The Chevrolet Impala and the Toyota Avalon each received a "good" rating in the Insurance Institute for Highway Safety study of eight large cars released on Sunday. "Good" is the top score in the study.
Six other large sedans tested did not fare as well.
Automakers voluntarily will make the safety feature standard on all vehicles by 2009. Nearly 10,000 people died in side-impact collisions in 2004, CBS News correspondent Joie Chen reports.
The Buick Lucerne and Hyundai Azera, both tested with optional side air bags, received an "acceptable" rating, while the Buick LaCrosse and Chrysler 300 were rated "marginal," even equipped with the optional side air bag feature.
The Chrysler 300, Ford Five Hundred and Ford Crown Victoria had "poor" ratings when tested without the side-curtain air bags. But last year, the Five Hundred received a gold medal from the institute when tested with side air bags.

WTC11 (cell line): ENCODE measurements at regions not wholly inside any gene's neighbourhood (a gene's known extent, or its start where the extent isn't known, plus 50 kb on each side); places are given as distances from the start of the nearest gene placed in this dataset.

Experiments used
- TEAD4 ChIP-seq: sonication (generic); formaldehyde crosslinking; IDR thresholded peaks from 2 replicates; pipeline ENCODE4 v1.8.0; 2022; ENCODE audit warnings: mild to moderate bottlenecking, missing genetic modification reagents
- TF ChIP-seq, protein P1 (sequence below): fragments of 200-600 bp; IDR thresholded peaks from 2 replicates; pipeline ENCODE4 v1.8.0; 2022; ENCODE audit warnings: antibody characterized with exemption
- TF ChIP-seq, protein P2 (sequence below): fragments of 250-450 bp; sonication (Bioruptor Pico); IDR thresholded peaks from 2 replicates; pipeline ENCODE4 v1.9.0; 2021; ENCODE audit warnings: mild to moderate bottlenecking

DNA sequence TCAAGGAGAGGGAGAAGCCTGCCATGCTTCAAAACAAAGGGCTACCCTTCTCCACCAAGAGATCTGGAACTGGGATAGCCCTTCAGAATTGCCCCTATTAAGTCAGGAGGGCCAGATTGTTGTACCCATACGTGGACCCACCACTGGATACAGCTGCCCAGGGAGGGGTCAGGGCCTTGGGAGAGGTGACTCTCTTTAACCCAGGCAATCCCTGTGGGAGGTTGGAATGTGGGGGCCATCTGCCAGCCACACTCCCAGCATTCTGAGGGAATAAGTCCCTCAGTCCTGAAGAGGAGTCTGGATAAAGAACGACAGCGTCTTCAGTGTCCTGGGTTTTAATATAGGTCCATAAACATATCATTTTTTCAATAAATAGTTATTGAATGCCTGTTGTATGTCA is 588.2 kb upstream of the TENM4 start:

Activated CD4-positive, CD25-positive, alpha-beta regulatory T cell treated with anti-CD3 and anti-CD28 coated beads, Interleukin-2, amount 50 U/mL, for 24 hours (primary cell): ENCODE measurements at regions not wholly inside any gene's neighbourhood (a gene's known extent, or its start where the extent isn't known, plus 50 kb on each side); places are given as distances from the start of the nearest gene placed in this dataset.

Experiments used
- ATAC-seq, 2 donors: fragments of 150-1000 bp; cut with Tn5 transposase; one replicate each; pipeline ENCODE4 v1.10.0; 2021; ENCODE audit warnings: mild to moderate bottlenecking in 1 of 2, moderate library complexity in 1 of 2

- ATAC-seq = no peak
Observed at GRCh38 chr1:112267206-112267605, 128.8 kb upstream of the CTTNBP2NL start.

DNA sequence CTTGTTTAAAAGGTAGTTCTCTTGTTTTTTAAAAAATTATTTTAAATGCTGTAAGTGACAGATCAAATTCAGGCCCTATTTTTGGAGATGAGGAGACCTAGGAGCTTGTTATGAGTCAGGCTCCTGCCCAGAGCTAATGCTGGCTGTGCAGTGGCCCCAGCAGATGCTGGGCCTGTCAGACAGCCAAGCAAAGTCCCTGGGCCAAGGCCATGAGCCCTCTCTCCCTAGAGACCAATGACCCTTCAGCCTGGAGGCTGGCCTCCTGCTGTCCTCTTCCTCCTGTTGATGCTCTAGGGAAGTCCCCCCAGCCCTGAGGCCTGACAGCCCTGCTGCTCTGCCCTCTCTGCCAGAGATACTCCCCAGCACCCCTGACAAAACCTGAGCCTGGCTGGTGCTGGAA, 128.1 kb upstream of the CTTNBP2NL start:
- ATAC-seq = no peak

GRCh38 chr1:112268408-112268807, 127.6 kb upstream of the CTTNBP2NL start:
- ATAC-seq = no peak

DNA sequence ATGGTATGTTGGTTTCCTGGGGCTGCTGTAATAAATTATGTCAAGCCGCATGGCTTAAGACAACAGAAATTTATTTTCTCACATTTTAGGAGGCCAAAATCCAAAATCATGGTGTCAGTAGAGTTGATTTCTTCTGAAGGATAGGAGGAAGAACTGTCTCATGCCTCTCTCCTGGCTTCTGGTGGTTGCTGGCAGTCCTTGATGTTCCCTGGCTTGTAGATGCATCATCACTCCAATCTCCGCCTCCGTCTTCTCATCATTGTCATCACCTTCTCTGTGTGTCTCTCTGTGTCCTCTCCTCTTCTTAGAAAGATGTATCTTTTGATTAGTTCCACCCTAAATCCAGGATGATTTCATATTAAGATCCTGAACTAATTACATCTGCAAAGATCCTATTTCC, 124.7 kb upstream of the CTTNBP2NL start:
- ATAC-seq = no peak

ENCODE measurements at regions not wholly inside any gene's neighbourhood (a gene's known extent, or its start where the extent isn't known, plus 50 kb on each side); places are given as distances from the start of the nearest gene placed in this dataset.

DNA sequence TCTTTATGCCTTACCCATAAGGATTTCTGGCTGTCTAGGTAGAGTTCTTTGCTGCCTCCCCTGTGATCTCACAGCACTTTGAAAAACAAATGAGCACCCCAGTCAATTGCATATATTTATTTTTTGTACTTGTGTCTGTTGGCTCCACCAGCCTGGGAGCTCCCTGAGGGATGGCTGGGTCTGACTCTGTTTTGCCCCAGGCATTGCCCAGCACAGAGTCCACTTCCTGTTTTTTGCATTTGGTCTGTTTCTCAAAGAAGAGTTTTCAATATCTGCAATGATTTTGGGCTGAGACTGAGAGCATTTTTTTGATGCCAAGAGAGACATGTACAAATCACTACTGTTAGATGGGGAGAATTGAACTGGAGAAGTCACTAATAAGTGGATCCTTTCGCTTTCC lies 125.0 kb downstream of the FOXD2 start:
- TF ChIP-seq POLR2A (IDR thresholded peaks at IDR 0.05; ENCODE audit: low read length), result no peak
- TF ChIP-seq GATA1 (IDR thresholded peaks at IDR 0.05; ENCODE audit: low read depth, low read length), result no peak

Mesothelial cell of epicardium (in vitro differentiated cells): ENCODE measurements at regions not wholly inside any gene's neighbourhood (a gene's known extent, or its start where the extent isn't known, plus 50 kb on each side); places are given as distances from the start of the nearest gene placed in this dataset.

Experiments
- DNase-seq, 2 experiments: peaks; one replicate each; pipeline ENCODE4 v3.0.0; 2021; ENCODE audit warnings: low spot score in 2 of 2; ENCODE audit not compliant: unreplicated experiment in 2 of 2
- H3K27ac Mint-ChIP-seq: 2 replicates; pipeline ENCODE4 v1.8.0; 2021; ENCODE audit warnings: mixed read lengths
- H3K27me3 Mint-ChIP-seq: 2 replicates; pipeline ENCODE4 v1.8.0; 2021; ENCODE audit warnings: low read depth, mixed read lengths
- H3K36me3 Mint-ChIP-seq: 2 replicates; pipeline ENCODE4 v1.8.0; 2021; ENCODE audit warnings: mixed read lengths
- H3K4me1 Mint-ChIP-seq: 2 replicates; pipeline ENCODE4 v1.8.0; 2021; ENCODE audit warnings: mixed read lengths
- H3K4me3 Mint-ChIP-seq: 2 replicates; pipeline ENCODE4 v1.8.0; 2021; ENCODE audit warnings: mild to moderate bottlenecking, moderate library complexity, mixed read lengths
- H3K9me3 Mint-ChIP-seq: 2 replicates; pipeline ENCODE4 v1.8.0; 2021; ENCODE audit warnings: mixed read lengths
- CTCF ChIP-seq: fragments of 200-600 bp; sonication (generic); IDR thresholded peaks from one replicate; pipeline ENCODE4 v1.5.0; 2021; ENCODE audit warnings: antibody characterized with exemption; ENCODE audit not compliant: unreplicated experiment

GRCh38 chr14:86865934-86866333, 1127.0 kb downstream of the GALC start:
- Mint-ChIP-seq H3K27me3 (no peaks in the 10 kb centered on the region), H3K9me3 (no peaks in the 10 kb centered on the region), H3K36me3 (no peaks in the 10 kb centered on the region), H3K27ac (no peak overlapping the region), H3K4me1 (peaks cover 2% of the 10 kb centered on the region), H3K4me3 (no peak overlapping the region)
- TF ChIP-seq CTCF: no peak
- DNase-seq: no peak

Michael Kennedy, former chairman of the Ford National Dealer Council, said most customers are willing to pay $595 for a safety package that includes side-impact air bags.
"In the grand scheme of things, for a $25,000 car, that's not a lot of money to pay for safety," Kennedy, who runs four Ford dealerships in suburban Philadelphia, told the Detroit Free Press. "For safety features, customers don't balk at paying extra."
A Chrysler spokesman said the 300 has performed well in other crash tests, earning a five-star rating from the National Highway Traffic Safety Administration.
The Insurance Institute for Highway Safety said 9,700 people died in side-impact crashes in 2004 and that more drivers in passenger cars die in side accidents than in head-on crashes.
"You need side airbags," Stephen Oesch, with the Insurance Institute for Highway Safety, told CBS News. "In a side impact, you need side impact airbags to provide protection
With pressure on, consumers can expect more carmakers to start installing side airbags as standard safety features this fall, Chen says.